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Monthly Archives: December 2012

Cape Mentelle Margaret River Cabernet Merlot, 2005We’re fast approaching the end of 2012, and yet another crappy day! The sky was leaden throughout, with nothing on the horizon but drizzle or worse. A weekend to forget, or at least slog through to better times. But there is one quick solution to conditions outside: go inside! Retreat to the (hopefully) toasty interior of your apartment/house and pop some corks while eating lasagna/pork loin/another family oriented comfort food. And this is just what I did, all weekend. With January being Diet Month, there’s no better time than right now to indulge in favorite foods… and wines.

I like to keep my anti-social bad weather wines varied; keeps it interesting. So for this most recent departure from rainy reality, and in acknowledgment that New Year’s is right around the corner, I resolved to try something I would not normally try: a completely unfamiliar Australian red blend. Risky? Absolutely. Without good knowledge of vintages across regions, you can easily pick an Aussie red that falls flat on its face; these wines are very much at the mercy of the weather. But as with all good resolutions, this one paid off.

A little background on Australia’s Margaret River region: easily one of Australia’s premiere winemaking locales, this region is both extremely isolated and extremely good for grape vines. It is also very young. The first vines were planted in the mid-to-late 1960’s after Dr. John Gladstones wrote a book titled Viticulture and Environment outlining how ideal Margaret River’s climate and soils are for vineyards. Wines produced here tend to balance their typical Aussie big character and round, fleshy fruit with nice definition and poise. Unlike the Barossa Valley, which is renowned for its Shiraz, Margaret River produces especially fine Cabernet Sauvignon, Chardonnay, and Sauvignon Blanc / Semillon blends. Cape Mentelle is one of the pioneer wineries in the region, and has vineyard blocks dating back to 1970.

With none of this in mind, I opened the 2005 Cape Mentelle Cabernet Merlot to pair with a variety of grilled sausages. And DANG. Deep purple in the glass, inky and slinky: liquefied desert flowers. The aromas were striking, too, with jammy blackcurrant fruit and touches of spice. Great silky mouthfeel, fine soft tannins throughout, round but not flabby; just enough acidity. More dark berry fruit and spices in the mouth, with notes of black pepper and cocoa. Great finish; my only complaint here is that the finish is shorter than I would like, considering the fruit. Well-balanced overall, and a steal at $15. Pair with spice-rubbed lamb rack, grilled sausages, or any other meaty comfort food.

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Clos de los Siete Red BlendDecember has so far been a cold, bleak, windy affair. No snow as of yet, and very little to recommend in terms of scenery. In fact, I would much rather go somewhere else entirely at this time of year. Some far country where I could forget about the artificial urgency of the holidays, truly kick back, and relax. New York winter weather makes me crave wines with opposing qualities: warm, lush, and full of cheer. Big, hearty numbers that shout “it’s time for STEAK, b****!” – or perhaps they’d shout something more mature, yet equally bold. Wines with hot bluster and tannin to match. And because I’m feeling the wallet crunch of the coming Christmas, I also want to enjoy wines that I know cost the makers many millions of dollars. Wine is a form of wealth redistribution I can get behind.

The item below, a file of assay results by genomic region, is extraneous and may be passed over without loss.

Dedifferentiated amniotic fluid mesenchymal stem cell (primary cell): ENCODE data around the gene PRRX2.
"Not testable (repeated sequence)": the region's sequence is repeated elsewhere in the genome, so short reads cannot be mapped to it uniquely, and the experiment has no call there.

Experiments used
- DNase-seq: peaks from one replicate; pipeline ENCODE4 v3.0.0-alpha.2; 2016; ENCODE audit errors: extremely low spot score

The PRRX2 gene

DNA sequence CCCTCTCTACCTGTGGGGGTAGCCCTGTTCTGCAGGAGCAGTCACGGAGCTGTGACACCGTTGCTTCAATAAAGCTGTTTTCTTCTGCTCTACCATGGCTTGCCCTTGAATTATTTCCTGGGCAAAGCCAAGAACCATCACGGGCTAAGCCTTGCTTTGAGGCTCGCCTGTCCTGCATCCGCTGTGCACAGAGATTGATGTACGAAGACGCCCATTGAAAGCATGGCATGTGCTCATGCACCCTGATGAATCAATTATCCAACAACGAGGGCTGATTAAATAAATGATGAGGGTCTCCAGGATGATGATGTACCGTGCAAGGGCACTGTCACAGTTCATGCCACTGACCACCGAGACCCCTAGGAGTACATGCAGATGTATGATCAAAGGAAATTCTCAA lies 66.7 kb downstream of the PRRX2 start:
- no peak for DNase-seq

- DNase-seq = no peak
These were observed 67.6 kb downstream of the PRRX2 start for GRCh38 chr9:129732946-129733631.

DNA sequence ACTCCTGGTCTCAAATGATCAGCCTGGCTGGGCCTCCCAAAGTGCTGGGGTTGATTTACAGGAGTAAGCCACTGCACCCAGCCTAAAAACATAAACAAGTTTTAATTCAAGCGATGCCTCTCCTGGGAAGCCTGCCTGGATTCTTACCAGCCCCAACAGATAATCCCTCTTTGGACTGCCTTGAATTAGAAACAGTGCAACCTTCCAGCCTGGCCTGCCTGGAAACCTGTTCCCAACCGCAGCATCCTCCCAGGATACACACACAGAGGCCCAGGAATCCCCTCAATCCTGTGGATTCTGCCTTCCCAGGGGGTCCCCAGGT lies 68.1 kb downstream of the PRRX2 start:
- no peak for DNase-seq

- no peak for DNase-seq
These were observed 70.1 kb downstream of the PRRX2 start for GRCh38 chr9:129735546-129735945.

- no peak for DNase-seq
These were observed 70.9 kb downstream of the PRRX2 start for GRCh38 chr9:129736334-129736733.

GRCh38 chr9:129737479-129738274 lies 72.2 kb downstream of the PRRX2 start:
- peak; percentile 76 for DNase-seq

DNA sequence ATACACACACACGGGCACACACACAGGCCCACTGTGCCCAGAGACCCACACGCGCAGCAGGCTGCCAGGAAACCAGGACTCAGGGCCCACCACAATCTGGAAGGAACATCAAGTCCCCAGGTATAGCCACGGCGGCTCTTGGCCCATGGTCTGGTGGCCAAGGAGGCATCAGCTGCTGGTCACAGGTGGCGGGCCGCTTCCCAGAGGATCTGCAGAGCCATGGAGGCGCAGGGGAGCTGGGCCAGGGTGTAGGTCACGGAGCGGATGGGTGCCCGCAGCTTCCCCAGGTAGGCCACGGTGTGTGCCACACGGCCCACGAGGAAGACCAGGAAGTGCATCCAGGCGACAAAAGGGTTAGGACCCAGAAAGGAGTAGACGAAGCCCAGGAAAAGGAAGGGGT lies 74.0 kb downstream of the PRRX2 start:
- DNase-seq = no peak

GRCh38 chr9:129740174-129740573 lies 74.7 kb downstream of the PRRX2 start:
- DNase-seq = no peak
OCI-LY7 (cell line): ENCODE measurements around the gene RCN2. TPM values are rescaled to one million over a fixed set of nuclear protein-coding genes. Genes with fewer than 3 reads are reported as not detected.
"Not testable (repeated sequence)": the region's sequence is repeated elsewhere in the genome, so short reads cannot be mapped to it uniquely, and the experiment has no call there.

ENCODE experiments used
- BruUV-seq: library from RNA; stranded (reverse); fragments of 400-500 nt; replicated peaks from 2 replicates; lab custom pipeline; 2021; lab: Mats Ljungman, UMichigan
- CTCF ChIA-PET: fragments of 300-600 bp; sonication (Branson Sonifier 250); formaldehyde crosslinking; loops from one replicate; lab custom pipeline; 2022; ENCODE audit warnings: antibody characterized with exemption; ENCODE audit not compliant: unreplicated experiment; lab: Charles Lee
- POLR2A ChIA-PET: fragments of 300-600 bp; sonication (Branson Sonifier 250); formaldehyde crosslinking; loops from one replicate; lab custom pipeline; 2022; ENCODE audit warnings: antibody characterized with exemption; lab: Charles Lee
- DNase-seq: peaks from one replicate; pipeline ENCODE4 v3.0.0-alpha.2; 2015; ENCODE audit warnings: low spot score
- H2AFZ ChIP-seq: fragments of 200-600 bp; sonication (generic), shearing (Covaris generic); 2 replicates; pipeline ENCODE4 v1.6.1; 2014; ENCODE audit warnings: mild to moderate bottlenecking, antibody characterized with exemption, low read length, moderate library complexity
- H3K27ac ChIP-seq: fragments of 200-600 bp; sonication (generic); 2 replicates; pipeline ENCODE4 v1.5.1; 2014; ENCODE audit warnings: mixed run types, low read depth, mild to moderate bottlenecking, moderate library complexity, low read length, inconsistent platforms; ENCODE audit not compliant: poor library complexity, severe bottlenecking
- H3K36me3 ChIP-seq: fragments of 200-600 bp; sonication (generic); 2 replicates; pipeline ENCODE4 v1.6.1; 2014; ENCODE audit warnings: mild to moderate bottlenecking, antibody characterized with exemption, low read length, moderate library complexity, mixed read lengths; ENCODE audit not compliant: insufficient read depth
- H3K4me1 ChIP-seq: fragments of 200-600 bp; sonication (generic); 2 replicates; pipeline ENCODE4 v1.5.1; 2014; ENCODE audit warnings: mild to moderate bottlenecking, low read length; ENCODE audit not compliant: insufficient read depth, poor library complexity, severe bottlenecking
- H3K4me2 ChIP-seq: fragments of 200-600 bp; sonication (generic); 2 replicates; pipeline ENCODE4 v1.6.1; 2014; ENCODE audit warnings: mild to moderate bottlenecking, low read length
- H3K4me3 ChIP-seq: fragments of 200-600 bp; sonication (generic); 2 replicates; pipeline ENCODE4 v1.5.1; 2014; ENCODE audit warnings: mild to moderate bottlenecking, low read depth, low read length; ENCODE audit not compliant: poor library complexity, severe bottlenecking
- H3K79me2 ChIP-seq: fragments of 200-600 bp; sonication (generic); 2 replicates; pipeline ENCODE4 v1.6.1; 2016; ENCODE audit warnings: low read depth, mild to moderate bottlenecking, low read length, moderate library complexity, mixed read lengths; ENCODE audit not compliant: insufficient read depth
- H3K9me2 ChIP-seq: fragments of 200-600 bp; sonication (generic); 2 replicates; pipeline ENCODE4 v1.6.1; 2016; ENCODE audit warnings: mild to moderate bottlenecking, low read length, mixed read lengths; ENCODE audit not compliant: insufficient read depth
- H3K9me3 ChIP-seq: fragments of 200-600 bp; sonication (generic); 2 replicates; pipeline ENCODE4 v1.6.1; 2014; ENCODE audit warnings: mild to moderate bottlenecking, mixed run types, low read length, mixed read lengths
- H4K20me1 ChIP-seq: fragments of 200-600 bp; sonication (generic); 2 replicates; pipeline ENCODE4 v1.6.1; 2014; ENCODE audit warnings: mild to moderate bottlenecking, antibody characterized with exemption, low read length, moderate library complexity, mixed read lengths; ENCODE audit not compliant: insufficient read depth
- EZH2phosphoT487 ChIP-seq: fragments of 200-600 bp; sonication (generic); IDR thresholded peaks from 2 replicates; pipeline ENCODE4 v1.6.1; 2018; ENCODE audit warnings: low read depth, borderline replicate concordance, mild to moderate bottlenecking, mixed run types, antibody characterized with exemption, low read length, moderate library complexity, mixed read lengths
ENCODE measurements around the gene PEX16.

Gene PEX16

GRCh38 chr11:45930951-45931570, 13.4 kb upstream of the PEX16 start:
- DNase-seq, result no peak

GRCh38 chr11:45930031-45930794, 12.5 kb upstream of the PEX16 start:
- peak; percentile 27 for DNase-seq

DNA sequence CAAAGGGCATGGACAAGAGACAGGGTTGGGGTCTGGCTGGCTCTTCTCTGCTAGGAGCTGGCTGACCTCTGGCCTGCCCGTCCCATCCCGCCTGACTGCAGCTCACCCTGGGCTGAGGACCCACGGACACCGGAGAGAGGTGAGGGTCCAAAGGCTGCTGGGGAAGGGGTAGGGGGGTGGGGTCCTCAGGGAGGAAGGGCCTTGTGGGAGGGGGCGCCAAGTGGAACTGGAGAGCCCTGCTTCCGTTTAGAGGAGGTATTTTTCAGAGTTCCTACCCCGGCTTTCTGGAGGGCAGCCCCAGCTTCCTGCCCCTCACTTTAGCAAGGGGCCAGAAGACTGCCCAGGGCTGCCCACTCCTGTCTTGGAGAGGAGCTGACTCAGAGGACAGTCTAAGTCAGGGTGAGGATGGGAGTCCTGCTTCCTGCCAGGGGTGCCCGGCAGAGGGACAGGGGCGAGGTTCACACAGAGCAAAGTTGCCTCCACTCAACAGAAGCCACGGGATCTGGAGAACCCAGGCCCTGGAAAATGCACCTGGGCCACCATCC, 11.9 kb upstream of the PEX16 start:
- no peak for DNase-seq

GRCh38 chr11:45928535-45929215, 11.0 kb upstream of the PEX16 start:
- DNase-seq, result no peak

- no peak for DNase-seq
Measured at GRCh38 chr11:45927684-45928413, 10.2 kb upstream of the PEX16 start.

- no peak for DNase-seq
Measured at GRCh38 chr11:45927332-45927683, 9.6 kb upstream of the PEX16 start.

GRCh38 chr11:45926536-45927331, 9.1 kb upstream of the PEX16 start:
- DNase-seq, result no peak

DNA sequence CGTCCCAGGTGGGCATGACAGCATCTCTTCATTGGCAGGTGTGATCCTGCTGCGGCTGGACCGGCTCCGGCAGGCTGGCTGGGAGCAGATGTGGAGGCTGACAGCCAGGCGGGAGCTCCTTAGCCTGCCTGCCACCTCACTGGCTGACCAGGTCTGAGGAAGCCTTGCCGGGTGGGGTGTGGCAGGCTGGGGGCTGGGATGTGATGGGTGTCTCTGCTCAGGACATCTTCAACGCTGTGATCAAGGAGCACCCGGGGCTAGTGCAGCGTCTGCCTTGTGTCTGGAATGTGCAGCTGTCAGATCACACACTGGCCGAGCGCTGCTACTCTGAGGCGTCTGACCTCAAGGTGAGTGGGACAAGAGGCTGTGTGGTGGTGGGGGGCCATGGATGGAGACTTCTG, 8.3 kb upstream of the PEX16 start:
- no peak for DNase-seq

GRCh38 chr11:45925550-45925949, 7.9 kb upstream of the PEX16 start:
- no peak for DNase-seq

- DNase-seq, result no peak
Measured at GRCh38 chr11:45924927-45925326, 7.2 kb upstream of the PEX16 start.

So let’s combine these elements: wine from a far country that has been really, really expensive to realize, but reaches we happy consumers with minimal pocket pinch. “Clos de los Siete” is of the more expensive wine projects in recent history, fitting all of my winter-and-I’m-depressed-tell-me-a-wine-story criteria. Headed by the star oenologist Michel Rolland, this effort focuses on expressing Argentinian terroir while sparing no expense in sourcing and vinifying high-quality grapes. We’re talking over 2000 acres of vines at 1,200 meters above sea level, right at the doorstep of the Andes mountains, turned into wine at seven wineries designed with extravagant attention to detail by master architects. Truly the kind of place where you’d expect fine wine to be made.

And so it is. The 2008 “Clos de los Siete,” the signature wine from this project, is blended personally by Michel Rolland every year, from painstakingly handpicked Malbec, Cabernet Sauvignon, Merlot, Syrah, and Petit Verdot. It’s a big wine, to be sure: a dark ruby red in the glass, with ripe aromas of plum, cassis, and saddle leather. In the mouth, more dark cherry and cassis fruit rage around like Lindsay Lohan on a road trip in the countryside, stomping all over hints of cedar and loam. In a good way. Finishes long, with definite grainy tannins that cloak your tongue; it could well benefit from a year or two more of bottle aging. While expensive to produce, “Clos de los Siete” will cost you only $20: good for breaking winter doldrums without breaking the bank. Begs for roast meats of any kind or caliber.